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October 5, 2007

Lingua Latina Vivit!

One might reasonably accuse Latin buffs of being a little odd, but those of us who started pursuing Latin in high school (and even before) got our revenge when it came time to take the SATs. About 60% of English words come either directly or indirectly from Latin.

Latin roots are also a terrific source of new product names, particularly for high-tech and scientific products like computers and pharmaceuticals.

vicipaedia.gifIt isn't just naming companies that like to adapt Latin for modern usage, either. First it was singing "Iucundus tibi" to our Latin teacher on her birthday. Then it was books like Latin for All Occasions and X-treme Latin: All the Latin You Need to Know for Survival in 21st Century. Now it's Vicipaedia, the Latin version of the popular open-source online encyclopedia.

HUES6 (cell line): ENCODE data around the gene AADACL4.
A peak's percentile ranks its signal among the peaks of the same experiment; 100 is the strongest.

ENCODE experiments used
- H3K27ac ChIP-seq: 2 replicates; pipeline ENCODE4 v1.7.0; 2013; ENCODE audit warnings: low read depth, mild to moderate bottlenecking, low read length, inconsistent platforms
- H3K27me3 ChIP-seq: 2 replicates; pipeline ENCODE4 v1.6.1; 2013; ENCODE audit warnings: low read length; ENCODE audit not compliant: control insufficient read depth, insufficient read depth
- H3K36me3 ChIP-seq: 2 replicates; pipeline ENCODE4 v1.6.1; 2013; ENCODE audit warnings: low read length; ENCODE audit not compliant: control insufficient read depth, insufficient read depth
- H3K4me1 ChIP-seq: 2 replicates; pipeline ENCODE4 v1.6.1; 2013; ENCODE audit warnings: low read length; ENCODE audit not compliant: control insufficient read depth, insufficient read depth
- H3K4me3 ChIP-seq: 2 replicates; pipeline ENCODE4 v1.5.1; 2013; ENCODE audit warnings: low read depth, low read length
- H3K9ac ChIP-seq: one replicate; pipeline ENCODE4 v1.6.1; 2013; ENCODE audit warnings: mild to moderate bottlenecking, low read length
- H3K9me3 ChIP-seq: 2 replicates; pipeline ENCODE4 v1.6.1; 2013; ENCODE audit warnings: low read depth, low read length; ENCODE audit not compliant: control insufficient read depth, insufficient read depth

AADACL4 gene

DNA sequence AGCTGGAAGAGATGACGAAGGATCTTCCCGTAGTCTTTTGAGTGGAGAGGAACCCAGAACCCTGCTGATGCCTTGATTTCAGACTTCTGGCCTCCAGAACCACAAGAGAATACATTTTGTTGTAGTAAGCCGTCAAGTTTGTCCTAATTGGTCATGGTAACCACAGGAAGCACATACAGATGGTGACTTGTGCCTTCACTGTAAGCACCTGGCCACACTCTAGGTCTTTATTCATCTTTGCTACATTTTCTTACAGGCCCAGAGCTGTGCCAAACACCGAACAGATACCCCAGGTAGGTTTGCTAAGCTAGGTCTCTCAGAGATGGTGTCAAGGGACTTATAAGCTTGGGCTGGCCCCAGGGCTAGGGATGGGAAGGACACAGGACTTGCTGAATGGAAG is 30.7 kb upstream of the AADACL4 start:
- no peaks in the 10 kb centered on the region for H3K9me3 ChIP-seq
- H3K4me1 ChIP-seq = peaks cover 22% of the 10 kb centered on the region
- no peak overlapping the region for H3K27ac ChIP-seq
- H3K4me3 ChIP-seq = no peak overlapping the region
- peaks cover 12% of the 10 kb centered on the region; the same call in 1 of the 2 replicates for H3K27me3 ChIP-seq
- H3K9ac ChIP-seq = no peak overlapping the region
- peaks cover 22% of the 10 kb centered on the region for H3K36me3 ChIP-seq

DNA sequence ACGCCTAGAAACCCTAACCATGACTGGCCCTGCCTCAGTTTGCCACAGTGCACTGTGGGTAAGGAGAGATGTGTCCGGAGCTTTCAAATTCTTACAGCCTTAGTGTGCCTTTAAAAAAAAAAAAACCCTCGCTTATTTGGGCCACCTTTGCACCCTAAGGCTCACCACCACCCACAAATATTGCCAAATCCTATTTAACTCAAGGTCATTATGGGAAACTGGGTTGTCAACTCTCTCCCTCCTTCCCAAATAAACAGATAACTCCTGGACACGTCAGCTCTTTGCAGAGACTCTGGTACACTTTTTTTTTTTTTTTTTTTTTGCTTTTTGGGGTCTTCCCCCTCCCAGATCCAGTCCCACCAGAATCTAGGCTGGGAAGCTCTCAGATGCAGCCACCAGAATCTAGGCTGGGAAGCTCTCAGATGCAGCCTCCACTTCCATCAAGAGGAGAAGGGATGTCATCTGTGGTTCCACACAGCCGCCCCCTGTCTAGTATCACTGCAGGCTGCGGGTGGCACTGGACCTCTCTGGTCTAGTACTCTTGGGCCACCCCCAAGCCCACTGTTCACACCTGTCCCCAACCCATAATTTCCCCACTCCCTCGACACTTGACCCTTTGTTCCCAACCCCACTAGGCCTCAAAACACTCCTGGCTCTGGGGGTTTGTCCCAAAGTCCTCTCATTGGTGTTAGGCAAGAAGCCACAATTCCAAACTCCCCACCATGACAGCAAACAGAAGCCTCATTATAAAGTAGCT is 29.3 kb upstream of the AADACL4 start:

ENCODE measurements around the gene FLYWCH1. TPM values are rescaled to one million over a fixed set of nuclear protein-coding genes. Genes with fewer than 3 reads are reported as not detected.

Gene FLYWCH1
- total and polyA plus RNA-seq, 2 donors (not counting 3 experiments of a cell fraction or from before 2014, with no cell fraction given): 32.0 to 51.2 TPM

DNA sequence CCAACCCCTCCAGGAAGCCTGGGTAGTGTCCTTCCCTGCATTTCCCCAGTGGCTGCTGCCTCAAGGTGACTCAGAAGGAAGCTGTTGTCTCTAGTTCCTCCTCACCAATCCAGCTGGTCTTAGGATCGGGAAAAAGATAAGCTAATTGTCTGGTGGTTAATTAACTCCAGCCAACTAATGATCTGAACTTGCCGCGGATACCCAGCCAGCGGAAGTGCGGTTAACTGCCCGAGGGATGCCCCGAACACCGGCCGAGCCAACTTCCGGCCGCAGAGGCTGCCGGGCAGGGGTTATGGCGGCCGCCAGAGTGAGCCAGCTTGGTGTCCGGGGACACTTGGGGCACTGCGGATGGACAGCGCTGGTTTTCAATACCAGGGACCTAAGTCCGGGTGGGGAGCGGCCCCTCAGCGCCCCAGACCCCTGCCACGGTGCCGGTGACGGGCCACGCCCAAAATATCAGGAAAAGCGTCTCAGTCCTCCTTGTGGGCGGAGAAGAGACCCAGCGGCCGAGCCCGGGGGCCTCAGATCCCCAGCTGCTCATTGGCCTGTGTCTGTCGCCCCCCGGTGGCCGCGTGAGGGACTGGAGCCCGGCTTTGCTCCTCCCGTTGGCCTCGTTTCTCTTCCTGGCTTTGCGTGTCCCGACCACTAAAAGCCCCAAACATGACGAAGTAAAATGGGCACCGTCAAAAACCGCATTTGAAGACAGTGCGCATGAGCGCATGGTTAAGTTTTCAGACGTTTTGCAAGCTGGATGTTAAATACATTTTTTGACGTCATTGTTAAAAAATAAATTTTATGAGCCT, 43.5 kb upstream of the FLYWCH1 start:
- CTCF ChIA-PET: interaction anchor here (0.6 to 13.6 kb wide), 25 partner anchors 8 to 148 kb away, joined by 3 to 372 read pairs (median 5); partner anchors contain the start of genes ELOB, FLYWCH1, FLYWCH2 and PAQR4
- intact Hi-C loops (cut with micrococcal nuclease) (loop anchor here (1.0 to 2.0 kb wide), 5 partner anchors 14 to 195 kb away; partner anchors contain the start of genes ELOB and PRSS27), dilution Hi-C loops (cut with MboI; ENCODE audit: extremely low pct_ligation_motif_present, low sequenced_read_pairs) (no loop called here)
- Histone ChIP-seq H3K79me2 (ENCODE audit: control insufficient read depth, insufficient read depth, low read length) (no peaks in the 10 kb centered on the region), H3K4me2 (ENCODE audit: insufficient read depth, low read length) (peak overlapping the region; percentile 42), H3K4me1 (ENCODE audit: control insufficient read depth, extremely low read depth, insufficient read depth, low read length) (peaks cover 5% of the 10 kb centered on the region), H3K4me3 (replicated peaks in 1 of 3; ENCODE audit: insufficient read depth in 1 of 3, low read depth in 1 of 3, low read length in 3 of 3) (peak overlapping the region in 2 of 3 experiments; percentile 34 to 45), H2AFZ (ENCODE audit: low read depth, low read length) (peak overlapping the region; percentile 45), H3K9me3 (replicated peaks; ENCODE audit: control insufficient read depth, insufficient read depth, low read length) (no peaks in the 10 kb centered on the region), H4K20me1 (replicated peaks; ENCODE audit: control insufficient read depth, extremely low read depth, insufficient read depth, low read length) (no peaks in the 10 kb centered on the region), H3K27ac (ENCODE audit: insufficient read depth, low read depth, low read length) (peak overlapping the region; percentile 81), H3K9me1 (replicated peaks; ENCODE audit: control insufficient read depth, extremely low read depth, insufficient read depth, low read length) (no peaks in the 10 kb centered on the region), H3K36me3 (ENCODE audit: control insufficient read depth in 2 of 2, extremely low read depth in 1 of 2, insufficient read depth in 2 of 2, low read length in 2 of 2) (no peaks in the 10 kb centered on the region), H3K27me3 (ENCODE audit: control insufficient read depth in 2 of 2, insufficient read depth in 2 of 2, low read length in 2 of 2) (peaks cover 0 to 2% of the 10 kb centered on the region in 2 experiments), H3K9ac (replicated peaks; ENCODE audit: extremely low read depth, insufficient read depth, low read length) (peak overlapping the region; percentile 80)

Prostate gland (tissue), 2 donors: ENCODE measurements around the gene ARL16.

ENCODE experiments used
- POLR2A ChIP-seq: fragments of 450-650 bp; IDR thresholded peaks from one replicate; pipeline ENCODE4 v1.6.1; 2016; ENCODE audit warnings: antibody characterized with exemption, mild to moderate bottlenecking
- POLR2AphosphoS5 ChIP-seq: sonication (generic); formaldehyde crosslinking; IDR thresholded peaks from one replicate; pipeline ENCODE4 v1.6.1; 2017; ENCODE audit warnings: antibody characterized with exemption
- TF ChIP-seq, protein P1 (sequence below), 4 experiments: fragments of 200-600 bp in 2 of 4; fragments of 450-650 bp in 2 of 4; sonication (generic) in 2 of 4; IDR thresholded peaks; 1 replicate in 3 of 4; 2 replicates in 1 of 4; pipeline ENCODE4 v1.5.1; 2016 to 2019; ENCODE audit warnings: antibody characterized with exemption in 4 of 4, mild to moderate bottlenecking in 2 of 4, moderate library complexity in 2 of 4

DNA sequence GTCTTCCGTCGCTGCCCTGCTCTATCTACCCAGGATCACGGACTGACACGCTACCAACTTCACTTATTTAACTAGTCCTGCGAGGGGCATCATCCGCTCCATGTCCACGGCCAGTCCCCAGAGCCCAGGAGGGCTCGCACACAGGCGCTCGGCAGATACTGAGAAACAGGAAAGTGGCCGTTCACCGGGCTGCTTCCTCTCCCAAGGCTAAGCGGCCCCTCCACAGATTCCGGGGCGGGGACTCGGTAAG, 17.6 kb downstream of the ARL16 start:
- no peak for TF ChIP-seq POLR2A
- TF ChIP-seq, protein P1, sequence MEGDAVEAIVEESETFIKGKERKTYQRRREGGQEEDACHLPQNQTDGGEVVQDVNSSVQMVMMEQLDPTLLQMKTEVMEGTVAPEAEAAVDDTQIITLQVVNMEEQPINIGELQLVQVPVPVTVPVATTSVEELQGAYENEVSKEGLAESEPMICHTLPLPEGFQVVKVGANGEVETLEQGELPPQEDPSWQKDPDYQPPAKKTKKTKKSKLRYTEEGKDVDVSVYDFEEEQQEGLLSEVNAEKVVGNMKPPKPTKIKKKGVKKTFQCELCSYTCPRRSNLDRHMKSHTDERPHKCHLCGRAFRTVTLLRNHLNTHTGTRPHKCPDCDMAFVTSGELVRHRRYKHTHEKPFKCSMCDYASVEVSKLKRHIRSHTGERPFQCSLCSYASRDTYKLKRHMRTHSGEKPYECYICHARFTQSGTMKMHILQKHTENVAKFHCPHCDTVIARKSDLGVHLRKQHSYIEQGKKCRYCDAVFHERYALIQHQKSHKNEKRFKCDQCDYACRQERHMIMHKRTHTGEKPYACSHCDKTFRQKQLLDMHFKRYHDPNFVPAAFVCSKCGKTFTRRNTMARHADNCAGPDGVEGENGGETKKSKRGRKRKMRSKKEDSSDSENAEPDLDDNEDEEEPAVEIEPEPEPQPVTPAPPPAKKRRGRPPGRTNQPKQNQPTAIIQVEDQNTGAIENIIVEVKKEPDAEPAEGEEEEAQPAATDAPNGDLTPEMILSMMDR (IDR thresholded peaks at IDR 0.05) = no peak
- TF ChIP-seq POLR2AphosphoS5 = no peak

"Encyclopedia" is itself a Greek word, which makes "Vicipaedia" somewhat less than proper Latin even if you leave out the fact that "wiki" (a Hawaiian word meaning fast) and Latin "vici" (which means "I have conquered") have completely separate meanings. Paideia, for those who are wondering, is Greek for "education," from the word pais, meaning "child."

Naturally, it can be a challenge adapting Latin to modern terminology, but because Latin is full of prefixes, suffixes, prepositions, and assorted root meanings, a little creativity is all you need. After all, look at how many of our modern items already have names deriving from Greek or Latin, like "submarine," "automobile," "motorcycle," and "video."

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Posted by Diane Prange at October 5, 2007 8:07 AM
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